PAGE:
FDIC adopted the final rule to amend its company-run stress testing regulations applicable to state non-member banks and state savings associations, consistent with section 401 of the Economic Growth, Regulatory Relief, and Consumer Protection (EGRRCP) Act. The final rule revises the minimum threshold for applicability from USD 10 billion to USD 250 billion, revises the frequency of required stress tests by FDIC-supervised institutions, and reduces the number of required stress testing scenarios from three to two. The final rule also makes certain conforming and technical changes. The changes impact the FDIC form DFAST 14A (Summary and Scenario sections). The final rule is effective from November 25, 2019.
FDIC, on December 28, 2018, had issued a proposed rule to amend its stress testing requirements, consistent with section 401 of EGRRCP Act. FDIC has received six comments in response to the proposed rule. FDIC is adopting, without change, the proposed revisions to the stress testing rule. Section 401 of EGRRCP Act amended section 165 of the Dodd-Frank Act by raising the minimum asset threshold for banks required to conduct stress tests from USD 10 billion to USD 250 billion. The final rule implements this change by eliminating the two existing subcategories of covered bank—“USD 10 to USD 50 billion covered bank” and “over USD 50 billion covered bank”—and revising the term covered bank to mean a state non-member bank or state savings association with average total consolidated assets that are greater than USD 250 billion.
No FDIC-supervised institutions with total consolidated assets of USD 600 million or less are subject to 12 CFR part 325. Therefore, the final rule would not affect any small, FDIC-supervised institutions. The final rule provides that, in general, an FDIC-supervised institution that is a covered bank as of December 31, 2019, is required to conduct, report, and publish a stress test once every two years, beginning on January 01, 2020. The final rule also adds a new defined term, “reporting year,” to the definitions at 12 CFR 325.2. The reporting year for a covered bank is the year in which a covered bank must conduct, report, and publish its stress test. The “reporting year” for most covered banks would generally be every even-numbered year. The final rule also removes the “adverse” scenario in the FDIC stress testing rule and maintains the requirement to conduct stress tests under the “baseline” and “severely adverse” stress testing scenarios. The final rule amends the definition of “severely adverse scenario” so that the term is defined relative to the “baseline scenario,” rather than relative to the “adverse scenario.”
The final rule revises the transition period in 12 CFR 325.3 to conform to the other changes in this final rule. FDIC may require a covered bank with significant trading activities to include trading and counterparty components in its adverse and severely adverse scenarios. The trading data to be used in this component is as of a date between January 01 and March 01 of a calendar year. FED and OCC extended this range to run from October 01 of the calendar year preceding the year of the stress test to March 01 of the calendar year of the stress test. The final rule adopts the same change to the FDIC stress testing regulation, extending the range of as-of dates from October 01 of the preceding calendar year to March 01 of the calendar year of the stress test. Extending the as-of date range ensures consistency with FED and OCC rules and increases the FDIC flexibility to choose an appropriate as-of date.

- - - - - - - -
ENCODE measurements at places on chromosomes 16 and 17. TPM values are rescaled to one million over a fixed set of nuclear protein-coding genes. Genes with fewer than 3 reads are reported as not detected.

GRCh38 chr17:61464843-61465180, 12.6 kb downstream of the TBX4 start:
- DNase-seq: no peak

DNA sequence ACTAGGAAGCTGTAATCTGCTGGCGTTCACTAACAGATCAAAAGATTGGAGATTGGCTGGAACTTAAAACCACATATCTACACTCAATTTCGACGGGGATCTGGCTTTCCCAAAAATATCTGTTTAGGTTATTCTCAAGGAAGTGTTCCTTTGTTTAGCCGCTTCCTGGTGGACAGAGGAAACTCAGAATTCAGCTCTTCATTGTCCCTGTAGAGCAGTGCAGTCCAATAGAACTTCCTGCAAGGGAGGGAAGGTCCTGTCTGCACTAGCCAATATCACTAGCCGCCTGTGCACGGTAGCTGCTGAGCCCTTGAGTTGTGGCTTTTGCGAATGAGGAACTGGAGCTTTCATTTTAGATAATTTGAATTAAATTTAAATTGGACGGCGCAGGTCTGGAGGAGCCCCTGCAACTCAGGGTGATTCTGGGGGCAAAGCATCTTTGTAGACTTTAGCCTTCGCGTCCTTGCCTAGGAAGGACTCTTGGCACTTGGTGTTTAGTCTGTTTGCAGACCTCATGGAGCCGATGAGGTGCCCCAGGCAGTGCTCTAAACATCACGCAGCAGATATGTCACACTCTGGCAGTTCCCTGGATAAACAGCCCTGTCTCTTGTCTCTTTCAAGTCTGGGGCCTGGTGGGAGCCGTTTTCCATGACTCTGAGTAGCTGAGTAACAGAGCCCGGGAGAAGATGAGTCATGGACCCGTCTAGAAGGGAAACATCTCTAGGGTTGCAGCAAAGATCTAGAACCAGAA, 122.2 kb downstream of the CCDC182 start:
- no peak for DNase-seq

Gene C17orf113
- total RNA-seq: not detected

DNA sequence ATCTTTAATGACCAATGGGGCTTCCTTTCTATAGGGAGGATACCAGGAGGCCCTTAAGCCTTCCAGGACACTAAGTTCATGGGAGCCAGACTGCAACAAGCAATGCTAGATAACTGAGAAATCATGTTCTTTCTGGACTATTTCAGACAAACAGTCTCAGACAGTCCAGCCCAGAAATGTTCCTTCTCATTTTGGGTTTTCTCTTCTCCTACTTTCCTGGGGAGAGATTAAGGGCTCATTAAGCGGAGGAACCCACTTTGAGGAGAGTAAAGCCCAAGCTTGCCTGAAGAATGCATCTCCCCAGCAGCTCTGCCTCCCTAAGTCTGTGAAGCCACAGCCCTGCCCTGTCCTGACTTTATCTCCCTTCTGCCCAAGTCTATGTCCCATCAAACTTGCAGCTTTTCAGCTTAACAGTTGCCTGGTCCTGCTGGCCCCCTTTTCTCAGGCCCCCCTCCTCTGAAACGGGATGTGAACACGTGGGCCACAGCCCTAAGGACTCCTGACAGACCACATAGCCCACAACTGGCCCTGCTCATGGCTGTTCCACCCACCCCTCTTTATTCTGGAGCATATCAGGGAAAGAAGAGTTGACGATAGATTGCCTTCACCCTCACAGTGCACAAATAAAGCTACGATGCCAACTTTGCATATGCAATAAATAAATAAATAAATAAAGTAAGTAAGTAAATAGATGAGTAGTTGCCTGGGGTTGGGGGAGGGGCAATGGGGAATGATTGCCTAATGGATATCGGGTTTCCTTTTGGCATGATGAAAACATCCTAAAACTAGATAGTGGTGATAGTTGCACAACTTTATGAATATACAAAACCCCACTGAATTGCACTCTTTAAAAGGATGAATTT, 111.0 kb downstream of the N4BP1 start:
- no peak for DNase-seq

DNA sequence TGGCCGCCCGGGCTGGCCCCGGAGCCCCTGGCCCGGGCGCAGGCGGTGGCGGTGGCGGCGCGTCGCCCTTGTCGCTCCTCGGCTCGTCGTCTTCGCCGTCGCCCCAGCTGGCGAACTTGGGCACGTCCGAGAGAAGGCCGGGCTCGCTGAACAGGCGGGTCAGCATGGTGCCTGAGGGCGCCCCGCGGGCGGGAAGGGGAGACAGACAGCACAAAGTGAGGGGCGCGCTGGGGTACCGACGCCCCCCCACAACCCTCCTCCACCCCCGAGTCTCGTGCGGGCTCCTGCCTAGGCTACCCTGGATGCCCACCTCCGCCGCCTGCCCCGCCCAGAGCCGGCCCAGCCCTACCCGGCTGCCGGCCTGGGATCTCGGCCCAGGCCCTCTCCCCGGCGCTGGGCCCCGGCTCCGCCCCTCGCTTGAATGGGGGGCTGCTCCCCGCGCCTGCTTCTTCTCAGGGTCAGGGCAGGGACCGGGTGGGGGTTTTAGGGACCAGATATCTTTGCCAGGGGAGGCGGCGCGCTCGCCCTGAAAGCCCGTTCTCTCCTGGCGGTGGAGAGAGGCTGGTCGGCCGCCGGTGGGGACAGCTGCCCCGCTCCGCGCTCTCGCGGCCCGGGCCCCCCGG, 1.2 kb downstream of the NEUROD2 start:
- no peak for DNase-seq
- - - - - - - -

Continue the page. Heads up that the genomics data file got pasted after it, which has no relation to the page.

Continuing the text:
Related Link: Federal Register Notice
Effective Date: November 25, 2019
Keywords: Americas, US, Banking, Stress Testing, Dodd-Frank Act, EGRRCP Act, DFAST, Reporting, DFAT 14A, FED, OCC
Previous ArticleUS Agencies Propose Reduced Reporting in the FFIEC 051 Call Report
The European Banking Authority (EBA) has published the final templates, and the associated guidance, for collecting climate-related data for the one-off Fit-for-55 climate risk scenario analysis.
The European Banking Authority (EBA) recently published a report that recommends enhancements to the Pillar 1 framework, under the prudential rules, to capture environmental and social risks.
As a follow on from its prudential standard on the treatment of crypto-asset exposures, the Basel Committee on Banking Supervision (BCBS) proposed disclosure requirements for crypto-asset exposures of banks.
The Basel Committee on Banking Supervision (BCBS) and the European Banking Authority (EBA) have published results of the Basel III monitoring exercise.
The Prudential Regulation Authority (PRA) recently issued a few regulatory updates for banks, with the updated Basel implementation timelines being the key among them.
The U.S. Department of the Treasury has recently set out the principles for net-zero financing and investment.
The European Commission (EC) launched a stakeholder survey on the draft International Guiding Principles for organizations developing advanced artificial intelligence (AI) systems.
The finalization of the two sustainability disclosure standards—IFRS S1 and IFRS S2—is expected to be a significant step forward in the harmonization of sustainability disclosures worldwide.
Decentralized finance (DeFi) is expected to increase in prominence, finding traction in use cases such as lending, trading, and investing, without the intermediation of traditional financial institutions.
The Basel Committee on Banking Supervision (BCBS) published reports that assessed the overall implementation of the net stable funding ratio (NSFR) and the large exposures rules in the U.S.